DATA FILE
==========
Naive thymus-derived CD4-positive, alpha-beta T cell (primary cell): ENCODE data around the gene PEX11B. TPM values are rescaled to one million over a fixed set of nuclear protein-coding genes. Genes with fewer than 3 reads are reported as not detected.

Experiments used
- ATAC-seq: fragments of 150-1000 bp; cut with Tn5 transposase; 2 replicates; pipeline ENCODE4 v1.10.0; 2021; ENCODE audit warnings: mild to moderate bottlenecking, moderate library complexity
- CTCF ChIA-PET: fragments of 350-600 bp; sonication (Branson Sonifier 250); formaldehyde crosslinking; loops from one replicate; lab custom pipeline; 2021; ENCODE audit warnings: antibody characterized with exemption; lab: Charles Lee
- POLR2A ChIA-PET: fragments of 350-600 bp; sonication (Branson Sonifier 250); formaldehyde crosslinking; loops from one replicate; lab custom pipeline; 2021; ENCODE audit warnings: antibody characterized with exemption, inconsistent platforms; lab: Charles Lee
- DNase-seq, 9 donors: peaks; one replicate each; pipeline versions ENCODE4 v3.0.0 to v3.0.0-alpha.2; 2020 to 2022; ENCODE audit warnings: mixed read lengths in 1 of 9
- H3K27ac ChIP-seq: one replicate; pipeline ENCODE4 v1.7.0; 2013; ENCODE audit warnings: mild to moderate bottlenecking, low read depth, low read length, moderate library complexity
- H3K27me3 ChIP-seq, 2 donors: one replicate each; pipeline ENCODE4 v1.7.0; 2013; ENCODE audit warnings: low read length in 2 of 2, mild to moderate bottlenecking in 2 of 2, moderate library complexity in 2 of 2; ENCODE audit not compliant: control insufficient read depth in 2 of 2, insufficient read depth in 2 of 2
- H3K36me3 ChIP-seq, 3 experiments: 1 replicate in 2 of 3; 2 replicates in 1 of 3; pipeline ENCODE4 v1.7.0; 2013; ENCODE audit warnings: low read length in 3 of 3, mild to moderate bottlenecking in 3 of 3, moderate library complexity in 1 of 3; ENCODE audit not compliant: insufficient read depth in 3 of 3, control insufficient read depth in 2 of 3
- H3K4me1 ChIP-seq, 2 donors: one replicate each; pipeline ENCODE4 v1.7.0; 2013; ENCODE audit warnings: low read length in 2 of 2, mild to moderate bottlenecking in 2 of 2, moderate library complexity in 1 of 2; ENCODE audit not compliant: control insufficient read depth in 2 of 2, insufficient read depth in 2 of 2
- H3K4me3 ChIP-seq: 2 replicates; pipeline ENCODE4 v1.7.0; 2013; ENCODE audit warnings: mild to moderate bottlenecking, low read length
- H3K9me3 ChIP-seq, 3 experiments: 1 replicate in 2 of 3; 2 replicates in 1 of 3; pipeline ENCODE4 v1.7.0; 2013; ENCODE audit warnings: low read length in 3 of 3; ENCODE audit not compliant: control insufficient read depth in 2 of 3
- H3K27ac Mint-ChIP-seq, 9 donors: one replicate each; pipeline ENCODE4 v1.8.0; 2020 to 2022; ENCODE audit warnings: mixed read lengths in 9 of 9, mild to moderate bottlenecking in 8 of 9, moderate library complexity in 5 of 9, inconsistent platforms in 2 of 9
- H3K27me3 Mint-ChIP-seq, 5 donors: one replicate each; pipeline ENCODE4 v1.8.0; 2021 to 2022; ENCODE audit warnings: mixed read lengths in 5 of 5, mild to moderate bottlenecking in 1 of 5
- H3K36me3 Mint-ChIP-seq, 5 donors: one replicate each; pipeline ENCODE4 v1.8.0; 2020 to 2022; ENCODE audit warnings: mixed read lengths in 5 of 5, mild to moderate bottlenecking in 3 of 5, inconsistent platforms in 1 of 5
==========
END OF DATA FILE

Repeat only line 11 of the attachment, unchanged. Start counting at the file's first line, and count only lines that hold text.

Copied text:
- H3K4me3 ChIP-seq: 2 replicates; pipeline ENCODE4 v1.7.0; 2013; ENCODE audit warnings: mild to moderate bottlenecking, low read length